The compensation received on moonlighting may not always be monetary. When compensation is provided in the form of goods and services instead of monetary fees, it is essential to consider and record its fair market value accurately.
Advertisement“The fair market value should be considered and accounted for when reporting income in the tax return. It is also necessary to disclose this form of compensation in the return, ensuring transparency and compliance with tax regulations,” says Yadav.
Conditions under which GST is payable
Here are the conditions under which you need to pay GST on the income from moonlighting.
|● If you are registered for GST, you will need to pay GST on all your income, including the income from moonlighting.● If you are not registered for GST, you will need to pay GST on the income from moonlighting if the amount you earn exceeds the threshold limit for GST registration.● The due date for paying GST on the income from moonlighting will depend on the type of GST registration you have. If you are registered for regular GST, the due date for paying GST is 15th of the month following the month in which you earned the income. If you are registered for composition GST, the due date for paying GST is 18th of the month following the month in which you earned the income.Source: Bajaj Capital|
Ways to reduce your tax liability when moonlighting
AdvertisementThere are a number of ways to reduce your tax liability in India, even if you have a source of income from moonlighting. Here are a few of the most common:
Opt for presumptive taxation: Presumptive taxation is applicable if your total turnover or gross receipts from the business or profession do not exceed ₹50 lakh in a financial year, allowing you to choose this simplified tax calculation method.
“This means that you can calculate your taxable income by assuming that 50% of your gross receipts is your net income. You will then be taxed on this net income at the applicable rates,” says Bajaj.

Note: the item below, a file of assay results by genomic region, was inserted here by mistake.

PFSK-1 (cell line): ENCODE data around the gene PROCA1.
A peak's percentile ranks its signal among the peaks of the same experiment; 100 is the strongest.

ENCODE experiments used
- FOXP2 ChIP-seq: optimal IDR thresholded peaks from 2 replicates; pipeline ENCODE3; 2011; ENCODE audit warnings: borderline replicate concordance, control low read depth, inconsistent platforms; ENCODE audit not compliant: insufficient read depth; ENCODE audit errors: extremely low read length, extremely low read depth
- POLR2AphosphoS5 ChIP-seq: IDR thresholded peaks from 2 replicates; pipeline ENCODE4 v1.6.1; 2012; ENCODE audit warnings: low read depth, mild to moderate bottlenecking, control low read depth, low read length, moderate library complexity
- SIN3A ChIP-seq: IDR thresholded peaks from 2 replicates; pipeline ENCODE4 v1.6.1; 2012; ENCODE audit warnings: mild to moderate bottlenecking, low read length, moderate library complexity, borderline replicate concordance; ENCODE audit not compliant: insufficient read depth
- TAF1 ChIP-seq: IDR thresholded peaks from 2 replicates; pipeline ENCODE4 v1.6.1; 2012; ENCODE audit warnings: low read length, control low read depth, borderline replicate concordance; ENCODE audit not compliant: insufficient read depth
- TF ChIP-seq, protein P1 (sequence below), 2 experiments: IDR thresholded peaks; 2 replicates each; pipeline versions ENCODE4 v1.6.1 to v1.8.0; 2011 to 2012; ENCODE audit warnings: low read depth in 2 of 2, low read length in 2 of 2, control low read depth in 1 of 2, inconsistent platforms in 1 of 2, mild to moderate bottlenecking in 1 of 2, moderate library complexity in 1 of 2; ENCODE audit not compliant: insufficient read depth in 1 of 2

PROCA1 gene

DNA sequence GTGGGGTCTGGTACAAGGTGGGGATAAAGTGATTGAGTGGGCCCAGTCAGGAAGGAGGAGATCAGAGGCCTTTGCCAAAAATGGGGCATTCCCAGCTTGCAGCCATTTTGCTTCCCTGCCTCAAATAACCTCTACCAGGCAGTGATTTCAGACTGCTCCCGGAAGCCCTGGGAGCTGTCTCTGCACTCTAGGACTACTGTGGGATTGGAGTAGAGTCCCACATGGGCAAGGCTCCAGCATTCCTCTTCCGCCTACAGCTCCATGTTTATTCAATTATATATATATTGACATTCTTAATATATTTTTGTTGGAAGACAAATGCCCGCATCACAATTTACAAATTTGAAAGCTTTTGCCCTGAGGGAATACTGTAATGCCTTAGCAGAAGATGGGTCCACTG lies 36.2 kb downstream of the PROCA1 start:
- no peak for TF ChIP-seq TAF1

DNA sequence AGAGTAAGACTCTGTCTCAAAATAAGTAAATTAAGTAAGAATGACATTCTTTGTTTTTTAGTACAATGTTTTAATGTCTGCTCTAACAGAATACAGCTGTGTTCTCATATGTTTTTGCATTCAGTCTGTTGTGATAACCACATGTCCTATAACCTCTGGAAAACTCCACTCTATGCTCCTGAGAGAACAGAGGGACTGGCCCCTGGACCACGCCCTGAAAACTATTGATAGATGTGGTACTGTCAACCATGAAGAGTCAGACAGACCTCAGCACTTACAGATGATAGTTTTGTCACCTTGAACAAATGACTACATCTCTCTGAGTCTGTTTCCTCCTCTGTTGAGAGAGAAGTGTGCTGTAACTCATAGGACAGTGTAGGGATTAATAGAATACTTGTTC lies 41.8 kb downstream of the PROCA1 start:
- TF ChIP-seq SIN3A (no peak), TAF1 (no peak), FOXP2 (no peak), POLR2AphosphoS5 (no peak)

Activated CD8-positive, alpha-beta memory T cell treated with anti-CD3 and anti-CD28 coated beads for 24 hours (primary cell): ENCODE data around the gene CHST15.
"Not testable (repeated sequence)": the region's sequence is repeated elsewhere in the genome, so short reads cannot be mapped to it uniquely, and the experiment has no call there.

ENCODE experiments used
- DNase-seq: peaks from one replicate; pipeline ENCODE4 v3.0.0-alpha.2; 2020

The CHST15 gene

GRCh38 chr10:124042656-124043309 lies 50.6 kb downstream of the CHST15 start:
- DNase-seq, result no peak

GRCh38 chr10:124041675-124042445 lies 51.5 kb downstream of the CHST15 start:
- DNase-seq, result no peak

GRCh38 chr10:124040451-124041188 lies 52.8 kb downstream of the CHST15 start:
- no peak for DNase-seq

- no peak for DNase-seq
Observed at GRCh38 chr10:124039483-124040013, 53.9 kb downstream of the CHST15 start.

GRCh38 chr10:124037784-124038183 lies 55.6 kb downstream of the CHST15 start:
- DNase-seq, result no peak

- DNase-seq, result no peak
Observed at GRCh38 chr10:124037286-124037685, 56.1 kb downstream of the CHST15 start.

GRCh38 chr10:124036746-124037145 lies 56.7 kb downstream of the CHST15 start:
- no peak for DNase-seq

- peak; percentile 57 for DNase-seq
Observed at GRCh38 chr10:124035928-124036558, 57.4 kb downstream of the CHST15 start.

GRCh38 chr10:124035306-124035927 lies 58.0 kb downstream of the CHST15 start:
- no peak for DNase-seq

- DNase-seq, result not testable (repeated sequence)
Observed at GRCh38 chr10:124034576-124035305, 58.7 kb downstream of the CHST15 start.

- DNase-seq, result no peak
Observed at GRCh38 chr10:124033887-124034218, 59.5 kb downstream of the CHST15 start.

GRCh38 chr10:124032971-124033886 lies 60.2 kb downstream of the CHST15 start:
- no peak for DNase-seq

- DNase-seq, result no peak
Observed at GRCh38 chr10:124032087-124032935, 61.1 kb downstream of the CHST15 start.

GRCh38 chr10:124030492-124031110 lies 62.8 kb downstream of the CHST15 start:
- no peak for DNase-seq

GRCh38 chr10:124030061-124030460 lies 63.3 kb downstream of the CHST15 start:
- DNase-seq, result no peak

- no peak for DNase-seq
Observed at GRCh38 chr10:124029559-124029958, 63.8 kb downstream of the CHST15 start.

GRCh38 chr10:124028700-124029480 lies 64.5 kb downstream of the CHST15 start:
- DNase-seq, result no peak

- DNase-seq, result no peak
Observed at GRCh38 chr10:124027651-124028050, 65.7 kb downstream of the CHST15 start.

Claim deduction for expenses:If you are a freelancer or independent contractor while moonlighting and have work-related expenses, such as hiring other professionals for outsourcing, you are eligible to claim these expenses for tax purposes.
“By doing so, you can reduce your taxable income and consequently lower your tax liability,” says Yadav.
AdvertisementConsider paying advance tax: Combining income from multiple employers may place the aggregate income into a higher tax bracket, leading to an increased tax liability. If taxes are not paid in advance, interest may be applied under sections 234B and 234C. “It is advisable to pay advance tax to prevent any interest and penalties,” says Yadav.
Investing in tax saving schemes is another way to reduce your tax liability.
Complying with tax laws
When moonlighting, it is important to take proactive measures to ensure compliance with tax laws and avoid potential repercussions from tax raids and investigations.
Determining the fair market value of goods and services offered in lieu of regular fees can be a complex task.. “These issues highlight the need for greater transparency and accountability in the payment of taxes. Businesses and individuals need to be aware of the tax implications of accepting goods and services in lieu of fees, and they need to ensure that they are properly accounting for these payments,” says Bajaj.
Advertisement“Unexplained cash credits in the individuals or businesses accounts where the source is not well established can also be a red flag. So can spendings which are far larger than one’s income. Let's say a person earning Rs 6 lakh pays a credit card bill of Rs 15 lakh,” says Yadav.
It is noteworthy that one should always check whether the primary company has any policy against moonlighting to avoid future complications.